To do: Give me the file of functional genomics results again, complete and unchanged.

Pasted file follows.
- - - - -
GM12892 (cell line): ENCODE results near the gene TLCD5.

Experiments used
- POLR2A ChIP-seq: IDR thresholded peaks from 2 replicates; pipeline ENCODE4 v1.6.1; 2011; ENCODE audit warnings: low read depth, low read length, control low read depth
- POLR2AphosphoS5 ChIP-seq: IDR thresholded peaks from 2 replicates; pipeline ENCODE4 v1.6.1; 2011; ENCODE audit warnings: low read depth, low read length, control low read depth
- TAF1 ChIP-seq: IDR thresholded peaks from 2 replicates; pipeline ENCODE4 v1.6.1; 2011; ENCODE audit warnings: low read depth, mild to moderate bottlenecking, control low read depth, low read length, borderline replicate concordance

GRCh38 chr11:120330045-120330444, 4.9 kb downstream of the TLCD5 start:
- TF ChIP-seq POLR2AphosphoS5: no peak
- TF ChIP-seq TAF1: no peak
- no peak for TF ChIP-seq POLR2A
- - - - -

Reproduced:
GM12892 (cell line): ENCODE results near the gene TLCD5.

Experiments used
- POLR2A ChIP-seq: IDR thresholded peaks from 2 replicates; pipeline ENCODE4 v1.6.1; 2011; ENCODE audit warnings: low read depth, low read length, control low read depth
- POLR2AphosphoS5 ChIP-seq: IDR thresholded peaks from 2 replicates; pipeline ENCODE4 v1.6.1; 2011; ENCODE audit warnings: low read depth, low read length, control low read depth
- TAF1 ChIP-seq: IDR thresholded peaks from 2 replicates; pipeline ENCODE4 v1.6.1; 2011; ENCODE audit warnings: low read depth, mild to moderate bottlenecking, control low read depth, low read length, borderline replicate concordance

GRCh38 chr11:120330045-120330444, 4.9 kb downstream of the TLCD5 start:
- TF ChIP-seq POLR2AphosphoS5: no peak
- TF ChIP-seq TAF1: no peak
- no peak for TF ChIP-seq POLR2A